Gettysburg National Tower

From Wikipedia, the free encyclopedia
Jump to: navigation, search
Gettysburg National Tower
General information
Status Demolished
Type observation deck
Location Gettysburg, Pennsylvania, United States
Coordinates 39°48′54″N 77°13′50″W / 39.81500°N 77.23056°W / 39.81500; -77.23056Coordinates: 39°48′54″N 77°13′50″W / 39.81500°N 77.23056°W / 39.81500; -77.23056
Construction started 1972
Completed 1974
Opening July 29, 1974
Demolished July 3, 2000
Cost $2.5 million USD
Antenna spire 120 m (390 ft)
Top floor 94 m (307 ft)
Technical details
Floor count 4
Lifts/elevators 2[1]
Design and construction
Developer Thomas R. Ottenstein

The Gettysburg National Tower was a 307-foot (94 m) hyperboloid observation tower that overlooked the Gettysburg National Military Park and Gettysburg, Pennsylvania, from 1974 to 2000.[3] The privately owned tower attracted many of the battlefield's visitors, who paid a fee to access its observation decks.[2] Controversial even before it opened, the structure was eventually seized by eminent domain and demolished.


The tower was built in 1974 on private land adjacent to the Gettysburg National Military Park by real-estate developer Thomas R. Ottenstein. It was opposed by many, including the National Park Service, historical preservationists, and locals.[2][4] The governor of Pennsylvania at the time, Milton Shapp, led unsuccessful lawsuits against construction of the tower.[5] The Park Service had no authority over the tower since it was not inside the park.[6]

A law passed in 1990 claimed the land of the tower as part of the park and in June 2000 a federal judge gave park officials permission to seize the tower itself with $3 million given as compensation to the owners.[2] The Gettysburg National Tower was demolished with explosives by Controlled Demolition, Inc. for the National Park Service on July 3, 2000, the 137th anniversary of the final day of the Battle of Gettysburg.[3] The public was invited to attend the demolition, and an event was staged to make it appear as though cannon fire caused the tower to fall. A video of the demolition shows the event.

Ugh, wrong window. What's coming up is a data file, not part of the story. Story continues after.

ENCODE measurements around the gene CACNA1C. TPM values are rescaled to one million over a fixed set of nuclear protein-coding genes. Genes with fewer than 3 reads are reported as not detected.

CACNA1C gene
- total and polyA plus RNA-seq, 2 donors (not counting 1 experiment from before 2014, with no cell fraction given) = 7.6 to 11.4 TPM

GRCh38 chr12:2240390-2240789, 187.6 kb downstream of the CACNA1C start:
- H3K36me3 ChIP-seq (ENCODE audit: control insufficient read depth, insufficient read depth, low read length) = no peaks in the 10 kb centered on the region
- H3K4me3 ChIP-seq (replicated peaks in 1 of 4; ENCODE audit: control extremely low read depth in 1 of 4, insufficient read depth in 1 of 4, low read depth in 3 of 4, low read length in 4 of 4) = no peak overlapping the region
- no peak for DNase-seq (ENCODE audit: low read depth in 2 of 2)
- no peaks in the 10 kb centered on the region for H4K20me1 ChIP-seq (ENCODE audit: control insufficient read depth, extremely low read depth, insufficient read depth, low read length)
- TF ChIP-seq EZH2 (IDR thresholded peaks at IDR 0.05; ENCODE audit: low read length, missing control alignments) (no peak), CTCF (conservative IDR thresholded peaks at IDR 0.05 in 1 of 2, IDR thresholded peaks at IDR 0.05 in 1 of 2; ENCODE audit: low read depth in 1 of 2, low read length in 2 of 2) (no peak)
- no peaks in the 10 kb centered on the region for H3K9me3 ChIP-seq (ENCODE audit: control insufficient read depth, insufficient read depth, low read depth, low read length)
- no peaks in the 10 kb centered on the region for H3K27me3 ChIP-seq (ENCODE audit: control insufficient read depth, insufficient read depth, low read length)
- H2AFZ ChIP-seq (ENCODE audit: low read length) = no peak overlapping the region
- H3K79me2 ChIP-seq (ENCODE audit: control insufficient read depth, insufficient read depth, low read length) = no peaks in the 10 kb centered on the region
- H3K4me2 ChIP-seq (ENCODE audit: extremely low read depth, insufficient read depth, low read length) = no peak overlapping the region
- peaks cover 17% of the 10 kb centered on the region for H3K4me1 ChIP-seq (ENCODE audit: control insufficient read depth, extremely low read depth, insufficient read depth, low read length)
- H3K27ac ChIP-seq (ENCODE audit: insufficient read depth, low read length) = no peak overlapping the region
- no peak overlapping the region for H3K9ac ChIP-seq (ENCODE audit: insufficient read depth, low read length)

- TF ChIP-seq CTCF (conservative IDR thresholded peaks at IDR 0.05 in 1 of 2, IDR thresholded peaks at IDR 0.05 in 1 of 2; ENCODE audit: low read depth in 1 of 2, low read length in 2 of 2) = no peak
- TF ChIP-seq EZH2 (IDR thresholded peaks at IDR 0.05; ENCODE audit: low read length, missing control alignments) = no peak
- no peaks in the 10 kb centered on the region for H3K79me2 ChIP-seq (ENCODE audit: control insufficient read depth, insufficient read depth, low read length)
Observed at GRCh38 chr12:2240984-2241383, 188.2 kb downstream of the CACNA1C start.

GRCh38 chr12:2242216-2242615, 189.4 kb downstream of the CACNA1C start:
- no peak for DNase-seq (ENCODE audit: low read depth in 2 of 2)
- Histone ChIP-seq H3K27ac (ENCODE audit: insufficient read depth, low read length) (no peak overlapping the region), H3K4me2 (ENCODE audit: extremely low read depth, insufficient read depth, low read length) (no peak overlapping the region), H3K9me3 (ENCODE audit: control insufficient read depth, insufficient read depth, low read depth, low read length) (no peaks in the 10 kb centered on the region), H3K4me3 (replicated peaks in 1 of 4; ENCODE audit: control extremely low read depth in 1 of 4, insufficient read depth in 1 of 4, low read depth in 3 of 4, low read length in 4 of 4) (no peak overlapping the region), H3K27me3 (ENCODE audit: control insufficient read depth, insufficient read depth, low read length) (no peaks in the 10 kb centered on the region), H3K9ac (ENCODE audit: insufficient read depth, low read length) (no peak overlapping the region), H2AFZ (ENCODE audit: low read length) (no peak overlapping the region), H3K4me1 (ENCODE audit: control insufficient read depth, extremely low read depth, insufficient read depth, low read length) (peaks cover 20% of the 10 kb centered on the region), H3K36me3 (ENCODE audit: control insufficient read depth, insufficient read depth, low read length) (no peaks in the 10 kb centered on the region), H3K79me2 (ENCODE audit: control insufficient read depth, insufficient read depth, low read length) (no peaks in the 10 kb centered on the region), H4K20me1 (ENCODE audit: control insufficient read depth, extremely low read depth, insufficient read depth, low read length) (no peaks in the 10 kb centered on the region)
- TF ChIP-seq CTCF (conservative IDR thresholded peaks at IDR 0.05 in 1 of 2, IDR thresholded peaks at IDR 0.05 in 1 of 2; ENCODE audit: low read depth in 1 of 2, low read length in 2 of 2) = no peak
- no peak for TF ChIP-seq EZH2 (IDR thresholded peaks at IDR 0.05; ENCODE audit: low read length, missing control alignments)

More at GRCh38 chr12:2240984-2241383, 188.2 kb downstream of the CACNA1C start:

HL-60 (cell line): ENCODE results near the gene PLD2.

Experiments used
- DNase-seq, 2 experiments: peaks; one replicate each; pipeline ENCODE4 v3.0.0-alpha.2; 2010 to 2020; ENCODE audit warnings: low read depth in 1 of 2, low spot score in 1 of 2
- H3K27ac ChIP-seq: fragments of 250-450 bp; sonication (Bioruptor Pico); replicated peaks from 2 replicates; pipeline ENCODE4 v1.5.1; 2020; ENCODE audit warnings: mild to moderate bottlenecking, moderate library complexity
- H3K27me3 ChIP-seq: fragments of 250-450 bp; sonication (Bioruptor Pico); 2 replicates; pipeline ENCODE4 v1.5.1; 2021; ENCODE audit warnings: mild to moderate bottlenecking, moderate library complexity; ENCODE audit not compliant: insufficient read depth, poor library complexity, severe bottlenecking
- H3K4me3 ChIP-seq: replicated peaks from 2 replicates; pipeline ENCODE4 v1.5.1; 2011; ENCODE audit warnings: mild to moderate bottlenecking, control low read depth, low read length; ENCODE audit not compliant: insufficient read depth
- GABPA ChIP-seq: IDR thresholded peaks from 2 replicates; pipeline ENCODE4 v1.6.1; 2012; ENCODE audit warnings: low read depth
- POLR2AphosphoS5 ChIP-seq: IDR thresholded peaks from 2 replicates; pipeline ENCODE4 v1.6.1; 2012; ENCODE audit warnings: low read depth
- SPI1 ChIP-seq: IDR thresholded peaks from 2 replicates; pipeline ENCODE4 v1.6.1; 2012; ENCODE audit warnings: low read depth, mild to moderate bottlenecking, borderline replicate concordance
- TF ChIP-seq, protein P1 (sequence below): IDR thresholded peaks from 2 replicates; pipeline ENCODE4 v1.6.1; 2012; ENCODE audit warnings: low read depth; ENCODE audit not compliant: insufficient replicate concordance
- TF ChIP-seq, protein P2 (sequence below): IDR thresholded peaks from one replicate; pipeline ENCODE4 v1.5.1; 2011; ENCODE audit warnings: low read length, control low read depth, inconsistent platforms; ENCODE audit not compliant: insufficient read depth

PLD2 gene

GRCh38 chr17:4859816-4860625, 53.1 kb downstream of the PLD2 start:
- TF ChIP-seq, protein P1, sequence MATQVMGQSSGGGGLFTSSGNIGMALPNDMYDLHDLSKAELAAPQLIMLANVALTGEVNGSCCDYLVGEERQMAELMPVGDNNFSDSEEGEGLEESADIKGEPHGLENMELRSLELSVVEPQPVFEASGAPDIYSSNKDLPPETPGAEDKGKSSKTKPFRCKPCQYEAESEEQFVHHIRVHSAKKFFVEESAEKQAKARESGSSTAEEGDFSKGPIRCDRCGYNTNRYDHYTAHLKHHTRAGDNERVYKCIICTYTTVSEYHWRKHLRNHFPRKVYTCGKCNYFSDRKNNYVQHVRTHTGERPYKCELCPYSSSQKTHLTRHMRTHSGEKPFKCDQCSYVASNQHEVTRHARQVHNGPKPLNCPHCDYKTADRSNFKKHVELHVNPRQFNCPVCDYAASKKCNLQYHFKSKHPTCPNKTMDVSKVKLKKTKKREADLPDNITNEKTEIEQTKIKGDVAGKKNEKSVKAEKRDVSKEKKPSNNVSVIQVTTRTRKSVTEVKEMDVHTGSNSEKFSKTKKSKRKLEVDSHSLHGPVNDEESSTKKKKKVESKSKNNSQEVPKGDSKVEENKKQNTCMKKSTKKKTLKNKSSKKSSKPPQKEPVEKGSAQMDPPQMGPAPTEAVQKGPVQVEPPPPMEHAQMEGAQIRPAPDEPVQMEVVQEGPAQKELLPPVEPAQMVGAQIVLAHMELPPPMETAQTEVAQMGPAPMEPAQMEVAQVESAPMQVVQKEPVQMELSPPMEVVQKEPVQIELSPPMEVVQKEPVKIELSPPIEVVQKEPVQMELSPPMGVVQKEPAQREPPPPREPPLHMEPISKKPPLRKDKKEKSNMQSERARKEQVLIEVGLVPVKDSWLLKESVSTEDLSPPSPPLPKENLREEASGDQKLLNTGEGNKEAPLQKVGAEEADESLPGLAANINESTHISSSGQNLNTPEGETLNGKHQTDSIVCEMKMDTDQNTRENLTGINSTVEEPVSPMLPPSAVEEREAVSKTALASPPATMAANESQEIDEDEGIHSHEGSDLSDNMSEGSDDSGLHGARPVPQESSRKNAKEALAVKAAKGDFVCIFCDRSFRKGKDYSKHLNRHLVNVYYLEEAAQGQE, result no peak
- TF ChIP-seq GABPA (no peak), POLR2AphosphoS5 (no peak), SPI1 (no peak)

Construction and design[edit]

The tower had a patented hyperboloid design,[7] which was checked by computer simulation on a CDC 6600 mainframe to verify its integrity.[8][9] The bottom diameter was 94 feet (29 m), it narrowed to 36 feet (11 m) in the middle, and spread outward for a top diameter of 78 feet (24 m).[9] The main pieces were assembled using the largest crane available at the time and were bolted together rather than just welded. During the debate regarding the tower, its engineer, Joel Rosenblatt, argued that its design was significant enough for preservation in its own right.[8]

Running up inside the hyperbolic lattice were elevators and a 520-step staircase leading to the observation decks.[9] The observation area consisted of two air-conditioned indoor levels and two open-air decks at the very top, featuring binoculars and information about the historical significance of the sights. Ottenstein hailed it as a "classroom in the sky", but detractors said its size and visibility made it overly prominent.[4]


  1. ^ "The Gettysburg National Tower". Retrieved 2011-01-27. 
  2. ^ a b c d Strawley, George (2000-07-04). "1970s Tower at Gettysburg Demolished". AP. Archived from the original on 2009-10-22. 
  3. ^ a b c Latschar, John (2001). "The Taking of the Gettysburg Tower" (PDF). The George Wright Forum. 18 (1): 24–33. 
  4. ^ a b Saxon, Wolfgang (2000-08-05). "Thomas R. Ottenstein, 70; Built Belittled Tower at Gettysburg". New York Times. 
  5. ^ Simonich, Milan (2000-06-22). "Besieged Gettysburg tower to come tumbling down". Pittsburgh Post-Gazette. pp. B–4. Retrieved 2009-06-20. 
  6. ^ Tranel, Michael J.; Hall, Adrienne (2004). "Parks as Battlegrounds: Managing Conflicting Values". In Harmon, David; Kilgore, Bruce M.; Vietzke, Gay E. Protecting Our Diverse Heritage (PDF). Hancock, Michigan: The George Wright Society. p. 65. 
  7. ^ US patent D227448, Joel H. Rosenblatt, "Tower", issued June 26, 1973 
  8. ^ a b Lyons, Sheridan (June 20, 2000). "Towering loss for engineer". The Baltimore Sun. 
  9. ^ a b c "Says Tower Here is 'Bold New Concept'". The Gettysburg Times. June 17, 1971.